Taking a look back at seven days of news and headlines across the world of Android, this week’s Android Circuit includes issues with the Galaxy S8 Screen, a review of the S8 camera, how Google’s Pixel 2 can defeat Samsung’s Galaxy, the ridiculously small Jelly smartphone, the latest updates for the OnePlus 3 family, Google helping Gmail users with spam, Android betas for all, and using Microsoft on your Android smartphone.
Android Circuit is here to remind you of a few of the many things that have happened around Android in the last week (and you can find the weekly Apple news digest here).
Saving The Screen
Could the Galaxy S8’s OLED screen suffer from ‘burn-in’? That’s the prospect raised earlier this week in reports from South Korean, but Samsung has already taken steps to reduce the software-based home key’s impact on the pixels:
What should be noted is that OLED burn-in is a recognized concept and the South Korean company will have experience of this issue via their TV and monitor display business. Corrective action is already in software, and if you are one of the inquisitive users who has spotted the home key button moving around your screen, then you’ll have seen this in action.
The technique to avoid OLED screen-burn shows a company that has been looking at potential issues and working around them.
More on Samsung’s preventative approach here on Forbes.
The Galaxy S8 Camera Meets The Competition
Ben Sin has been reviewing two of the leading Android handsets – the aforementioned Samsung Galaxy S8 and the LG G6. When you have both handsets at your disposal, there’s only one thing to do that is right and proper… put them into a head-to-head challenge over multiple parts, starting with the cameras.
I have been using both the Galaxy S8 and a G6 lately so I figured why not do a series of head-to-head tests. This first post will be a camera shootout between the two phones. Then I’ll probably do a second post on software usability, and finally, I’ll do a drop test video and see which phone is more durable.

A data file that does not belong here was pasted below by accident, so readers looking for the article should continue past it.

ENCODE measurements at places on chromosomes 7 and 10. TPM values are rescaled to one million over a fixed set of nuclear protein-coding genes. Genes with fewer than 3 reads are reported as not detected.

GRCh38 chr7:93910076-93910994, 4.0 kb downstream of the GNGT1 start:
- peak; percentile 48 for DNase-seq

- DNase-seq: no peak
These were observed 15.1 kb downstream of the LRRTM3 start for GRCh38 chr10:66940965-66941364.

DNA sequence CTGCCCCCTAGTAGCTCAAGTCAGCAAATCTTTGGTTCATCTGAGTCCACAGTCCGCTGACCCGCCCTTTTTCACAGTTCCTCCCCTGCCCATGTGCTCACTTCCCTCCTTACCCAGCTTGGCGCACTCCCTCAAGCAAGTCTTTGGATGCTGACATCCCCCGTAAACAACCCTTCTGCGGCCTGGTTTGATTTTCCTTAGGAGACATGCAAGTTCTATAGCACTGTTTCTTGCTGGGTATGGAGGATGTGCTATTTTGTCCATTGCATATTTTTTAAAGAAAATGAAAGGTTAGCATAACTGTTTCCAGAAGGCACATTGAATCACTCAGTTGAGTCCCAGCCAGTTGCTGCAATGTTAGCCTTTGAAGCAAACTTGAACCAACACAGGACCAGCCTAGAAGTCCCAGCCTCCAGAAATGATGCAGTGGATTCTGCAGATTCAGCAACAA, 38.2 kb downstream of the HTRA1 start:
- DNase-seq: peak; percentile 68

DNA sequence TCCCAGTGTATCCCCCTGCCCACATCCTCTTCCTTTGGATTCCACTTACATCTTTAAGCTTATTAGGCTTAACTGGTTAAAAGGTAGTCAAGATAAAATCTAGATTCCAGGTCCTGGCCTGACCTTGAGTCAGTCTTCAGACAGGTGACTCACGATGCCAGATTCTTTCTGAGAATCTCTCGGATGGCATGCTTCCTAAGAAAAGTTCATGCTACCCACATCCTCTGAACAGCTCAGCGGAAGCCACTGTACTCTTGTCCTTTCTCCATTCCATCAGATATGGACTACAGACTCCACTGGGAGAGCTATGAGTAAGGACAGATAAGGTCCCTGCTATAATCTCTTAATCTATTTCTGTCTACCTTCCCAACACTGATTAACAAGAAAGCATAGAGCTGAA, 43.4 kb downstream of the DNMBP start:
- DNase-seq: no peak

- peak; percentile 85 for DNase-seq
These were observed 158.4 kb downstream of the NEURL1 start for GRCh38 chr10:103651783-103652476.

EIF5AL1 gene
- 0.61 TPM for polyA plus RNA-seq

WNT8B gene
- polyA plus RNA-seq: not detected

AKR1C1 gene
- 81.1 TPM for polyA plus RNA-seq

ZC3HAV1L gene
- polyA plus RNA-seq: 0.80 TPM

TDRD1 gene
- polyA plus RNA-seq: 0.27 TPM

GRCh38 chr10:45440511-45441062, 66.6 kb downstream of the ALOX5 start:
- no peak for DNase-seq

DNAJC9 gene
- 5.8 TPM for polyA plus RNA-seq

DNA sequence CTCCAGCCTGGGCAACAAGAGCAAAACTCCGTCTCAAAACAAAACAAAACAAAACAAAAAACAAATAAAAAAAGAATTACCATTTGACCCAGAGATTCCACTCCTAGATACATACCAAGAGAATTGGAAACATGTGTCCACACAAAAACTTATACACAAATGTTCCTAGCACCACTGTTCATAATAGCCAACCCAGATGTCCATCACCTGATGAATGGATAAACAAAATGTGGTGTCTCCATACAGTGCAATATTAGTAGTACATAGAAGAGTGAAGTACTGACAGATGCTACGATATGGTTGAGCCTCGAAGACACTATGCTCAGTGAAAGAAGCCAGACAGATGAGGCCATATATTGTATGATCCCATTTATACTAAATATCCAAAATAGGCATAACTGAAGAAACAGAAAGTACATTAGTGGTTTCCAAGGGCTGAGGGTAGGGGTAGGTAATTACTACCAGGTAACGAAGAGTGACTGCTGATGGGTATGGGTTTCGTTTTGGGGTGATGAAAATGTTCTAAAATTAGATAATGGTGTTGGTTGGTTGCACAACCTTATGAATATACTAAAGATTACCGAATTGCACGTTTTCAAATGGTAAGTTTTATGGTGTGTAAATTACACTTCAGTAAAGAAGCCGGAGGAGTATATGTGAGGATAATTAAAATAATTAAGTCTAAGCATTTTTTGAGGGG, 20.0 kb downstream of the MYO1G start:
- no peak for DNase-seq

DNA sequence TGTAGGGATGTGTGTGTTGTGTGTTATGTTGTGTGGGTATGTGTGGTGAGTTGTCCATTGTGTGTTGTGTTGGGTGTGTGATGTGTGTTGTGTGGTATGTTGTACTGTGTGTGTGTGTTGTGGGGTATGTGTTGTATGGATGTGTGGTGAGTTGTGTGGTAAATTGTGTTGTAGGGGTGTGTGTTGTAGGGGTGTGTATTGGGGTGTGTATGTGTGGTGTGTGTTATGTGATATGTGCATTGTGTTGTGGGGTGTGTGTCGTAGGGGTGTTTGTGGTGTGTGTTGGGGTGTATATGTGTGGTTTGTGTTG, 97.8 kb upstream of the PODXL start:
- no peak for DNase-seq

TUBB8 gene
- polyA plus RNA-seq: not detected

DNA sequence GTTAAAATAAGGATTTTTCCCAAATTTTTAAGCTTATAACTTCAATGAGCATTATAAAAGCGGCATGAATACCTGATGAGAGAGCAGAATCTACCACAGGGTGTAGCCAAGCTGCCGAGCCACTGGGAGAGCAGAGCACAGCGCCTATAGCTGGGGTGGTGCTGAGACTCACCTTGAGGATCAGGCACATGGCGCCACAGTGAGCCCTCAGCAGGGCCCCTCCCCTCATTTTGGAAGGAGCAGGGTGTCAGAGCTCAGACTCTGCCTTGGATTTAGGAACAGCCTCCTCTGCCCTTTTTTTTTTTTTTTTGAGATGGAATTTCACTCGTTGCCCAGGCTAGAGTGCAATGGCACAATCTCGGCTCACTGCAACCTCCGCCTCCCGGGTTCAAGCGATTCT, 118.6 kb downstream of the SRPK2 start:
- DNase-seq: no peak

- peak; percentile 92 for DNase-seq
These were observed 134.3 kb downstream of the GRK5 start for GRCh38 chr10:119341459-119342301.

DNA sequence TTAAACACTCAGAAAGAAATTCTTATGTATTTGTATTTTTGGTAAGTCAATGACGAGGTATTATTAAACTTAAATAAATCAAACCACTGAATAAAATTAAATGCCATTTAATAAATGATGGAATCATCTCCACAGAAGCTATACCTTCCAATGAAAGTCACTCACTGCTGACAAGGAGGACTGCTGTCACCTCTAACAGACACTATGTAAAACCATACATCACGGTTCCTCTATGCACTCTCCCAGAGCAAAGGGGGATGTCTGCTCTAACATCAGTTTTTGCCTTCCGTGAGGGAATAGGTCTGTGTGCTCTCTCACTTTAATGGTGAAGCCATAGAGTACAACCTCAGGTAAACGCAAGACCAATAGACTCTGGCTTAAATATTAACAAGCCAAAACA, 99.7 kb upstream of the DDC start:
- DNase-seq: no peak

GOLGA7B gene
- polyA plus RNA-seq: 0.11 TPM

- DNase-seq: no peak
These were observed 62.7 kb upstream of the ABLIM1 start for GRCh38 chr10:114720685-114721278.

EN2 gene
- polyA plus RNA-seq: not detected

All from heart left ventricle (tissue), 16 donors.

The Galaxy S8 has a single 12-megapixel f/1.7 shooter while the G6 has a main 13-megapixel f1/8 camera with a secondary wide-angle lens. Since the S8 is missing the second lens, I’ll just focus on shooting with the main camera, in point-and-shoot situations in automatic mode. Of course, the G6 shouldn’t be penalized for having a second camera that can do more tricks, so I’ll address that at the very end.
Sin continues the shoot-out online.
How The Pixel 2 Can Take On The Galaxy
What does Google’s next smartphone have to do to ‘defeat’ the Galaxy S8 and claim the title of best Android smartphone? CNet’s Lynn La sits down to consider what the Pixel 2 needs to take on the South Korean champion, including the battery, the camera, and the physical design:
I was already fond of the Pixel’s elegant design, and I’m not one to hop on every phone trend that comes through the pipeline. But people have always been infatuated with bezelless phones long before this year, and now that the S8 and G6 have thin bezels, the new Pixel risks looking dated if it doesn’t follow suit. I’m not saying that barely there bezels are a must-have, and if Google flipped the script in phone design in another welcome way, I’d be all for it. But thin bezels will help usher the handset into today’s sleek tech aesthetic.
Watching Smartphones Getting Smaller
The trend for smaller smartphones is one that is well-known in the industry, but Unihertz’s Jelly pushes the limits. The 4G smartphone comes with 2GB of RAM, 16 GB of storage, a 2.45 inch screen, but in a 60g package that is just over 92mm in size. There’s more on the phone at Kickstarter, but of course be aware that it is a crowd-sourced project which carries some risk. Unbox Therapy introduces the phone: